Investors seek startups that balance health, sustainability and broader supply chain support

By Elizabeth Crawford

- Last updated on GMT

Investors seek startups that balance health, sustainability and broader supply chain support
Startups that balance the health of consumers and the planet, as well as consider how their product impacts others up and down the supply chain are catching the attention of investors, according to industry insiders.

“Thinking about what the future of the food system looks like, we believe it will be really integrated and holistic with a focus on health and sustainability,”​ Renske Lynde, co-founder and managing director of Food System 6, told attendees at the Partnership for a Healthier America Summit in Washington, DC, this month.

In addition, she predicts, successful entrepreneurs of the future not only will need to “solve for one particular issue or problem in the food system where there are opportunities,”​ but they will have to do so “with rigor” ​while “also identifying opportunities for a broader impact.”

As an example of a startup that is hitting this high bar, Lynde pointed to Renewal Mill, which was part of Food System 6’s first investment cohort.

She explained that Renewal Mill is taking the byproduct from tofu production, which “is very wet, heavy, cumbersome product that is actually full of amazing nutrition and is high fiber,”​ and creating an alternative to white flour for baking. The end result is not only a nutritious ingredient, but a novel solution that turns an environmental problem and economic loss into an economic value and sustainable way to feed the growing population with fewer resources.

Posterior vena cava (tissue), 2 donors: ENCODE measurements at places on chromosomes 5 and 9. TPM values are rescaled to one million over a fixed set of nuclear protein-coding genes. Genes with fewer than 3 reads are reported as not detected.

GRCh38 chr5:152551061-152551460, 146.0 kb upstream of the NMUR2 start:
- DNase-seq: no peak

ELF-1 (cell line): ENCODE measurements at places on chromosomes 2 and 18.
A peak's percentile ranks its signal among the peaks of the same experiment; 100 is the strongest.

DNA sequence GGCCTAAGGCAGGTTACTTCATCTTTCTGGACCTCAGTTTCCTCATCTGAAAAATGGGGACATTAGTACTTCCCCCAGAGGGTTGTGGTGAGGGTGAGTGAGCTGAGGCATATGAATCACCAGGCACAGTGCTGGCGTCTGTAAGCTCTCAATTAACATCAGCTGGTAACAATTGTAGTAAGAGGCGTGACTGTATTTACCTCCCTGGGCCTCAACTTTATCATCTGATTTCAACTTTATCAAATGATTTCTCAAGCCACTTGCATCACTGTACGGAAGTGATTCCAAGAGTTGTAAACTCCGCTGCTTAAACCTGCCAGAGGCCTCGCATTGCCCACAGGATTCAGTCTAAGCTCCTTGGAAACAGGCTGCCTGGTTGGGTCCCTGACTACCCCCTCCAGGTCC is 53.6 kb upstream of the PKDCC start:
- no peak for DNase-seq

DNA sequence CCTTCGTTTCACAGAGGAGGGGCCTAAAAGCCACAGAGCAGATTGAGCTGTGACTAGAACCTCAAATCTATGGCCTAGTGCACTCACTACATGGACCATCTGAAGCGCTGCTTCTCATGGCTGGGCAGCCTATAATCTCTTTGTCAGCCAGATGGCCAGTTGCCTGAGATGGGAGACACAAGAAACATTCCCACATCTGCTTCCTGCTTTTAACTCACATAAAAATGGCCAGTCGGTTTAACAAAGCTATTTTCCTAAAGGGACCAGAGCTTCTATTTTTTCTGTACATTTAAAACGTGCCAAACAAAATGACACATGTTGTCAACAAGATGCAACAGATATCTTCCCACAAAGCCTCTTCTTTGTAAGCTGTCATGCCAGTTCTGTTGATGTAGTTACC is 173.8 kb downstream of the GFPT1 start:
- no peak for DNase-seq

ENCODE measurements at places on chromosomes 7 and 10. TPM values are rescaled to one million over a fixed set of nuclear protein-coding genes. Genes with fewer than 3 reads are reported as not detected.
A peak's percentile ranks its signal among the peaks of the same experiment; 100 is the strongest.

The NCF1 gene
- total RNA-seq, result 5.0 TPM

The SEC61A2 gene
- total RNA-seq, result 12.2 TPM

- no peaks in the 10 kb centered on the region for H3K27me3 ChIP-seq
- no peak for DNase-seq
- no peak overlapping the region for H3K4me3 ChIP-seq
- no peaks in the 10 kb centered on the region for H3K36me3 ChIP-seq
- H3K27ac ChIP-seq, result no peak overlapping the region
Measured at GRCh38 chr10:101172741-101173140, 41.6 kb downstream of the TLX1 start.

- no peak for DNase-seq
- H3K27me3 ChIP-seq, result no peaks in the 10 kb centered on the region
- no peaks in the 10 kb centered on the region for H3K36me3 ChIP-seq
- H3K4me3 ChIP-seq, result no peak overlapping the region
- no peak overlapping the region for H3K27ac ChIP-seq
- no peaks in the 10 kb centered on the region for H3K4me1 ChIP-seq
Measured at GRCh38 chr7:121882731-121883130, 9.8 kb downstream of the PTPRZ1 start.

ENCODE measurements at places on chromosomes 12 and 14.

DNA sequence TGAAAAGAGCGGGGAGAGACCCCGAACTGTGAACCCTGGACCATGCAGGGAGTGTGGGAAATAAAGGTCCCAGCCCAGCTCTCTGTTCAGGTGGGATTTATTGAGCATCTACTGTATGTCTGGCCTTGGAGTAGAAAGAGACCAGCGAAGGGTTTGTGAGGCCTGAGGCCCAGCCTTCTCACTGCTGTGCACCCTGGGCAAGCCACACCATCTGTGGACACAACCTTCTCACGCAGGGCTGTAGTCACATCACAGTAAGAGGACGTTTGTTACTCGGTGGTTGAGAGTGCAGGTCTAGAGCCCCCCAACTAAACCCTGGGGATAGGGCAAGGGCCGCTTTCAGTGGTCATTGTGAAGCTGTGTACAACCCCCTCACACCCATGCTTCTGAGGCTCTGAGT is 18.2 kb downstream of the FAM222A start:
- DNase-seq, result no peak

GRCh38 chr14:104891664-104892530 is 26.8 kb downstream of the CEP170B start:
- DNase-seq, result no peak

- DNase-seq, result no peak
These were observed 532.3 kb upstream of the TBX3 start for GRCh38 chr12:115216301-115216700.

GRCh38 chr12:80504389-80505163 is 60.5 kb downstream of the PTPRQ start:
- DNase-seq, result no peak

Another example of a company that blends health and sustainability in a way the benefits players up and down the supply chain is Imperfect Produce, which sells “ugly, imperfect fruit and vegetables directly to consumers in a model that gets them healthier, fresher produce at a lower cost that also is convenient,​” Lynde said.

In addition to offering a value to consumers, Imperfect Produce creates a new revenue stream for farmers who otherwise would sell the produce for less or waste it, she said.

Beyond food and beverage

“There is also a range of opportunities for the food industry to also engage in packaging alternatives, which is something we believe strongly around because there is a direct and measurable and significant impact on sustainability in terms of plastic,”​ Lynde said.

One company addressing this that Food System 6 has invested in is Full Cycle Bioplastics, “which takes all forms of food waste and turns it into a bioplastic alternative packaging that is compostable and fully biodegradable,”​ she explained.

This underscores how “sustainability is not just about reformulation and new product lines, but can be part of the bigger picture in other ways and what is happening with technological advances,”​ she added.

Full Cycle Bioplastics also “shows those in the food industry where there are some upstream and downstream types of innovation,”​ which is something “we absolutely encourage companies to start thinking about as well as where there are emerging opportunities”​ for a broader impact, Lynde said.

Selling in, not out

Recognizing that innovating products and solutions that positively impact others in the supply chain and marry consumer demand for health and sustainability is a tall order, Lynde said new companies don’t have to go it alone. There are many business models available now and rather than shunning some of them, all options are socially accessible.

“In the changing landscape of startups, it used to be viewed as you selling out if you were to sell your company to a bigger company,”​ Lynde said. But now, she noted, “that perspective has shifted and you are now considered to be selling in,”​ which throws open the doors for collaboration and advancement in a way that everyone wins.

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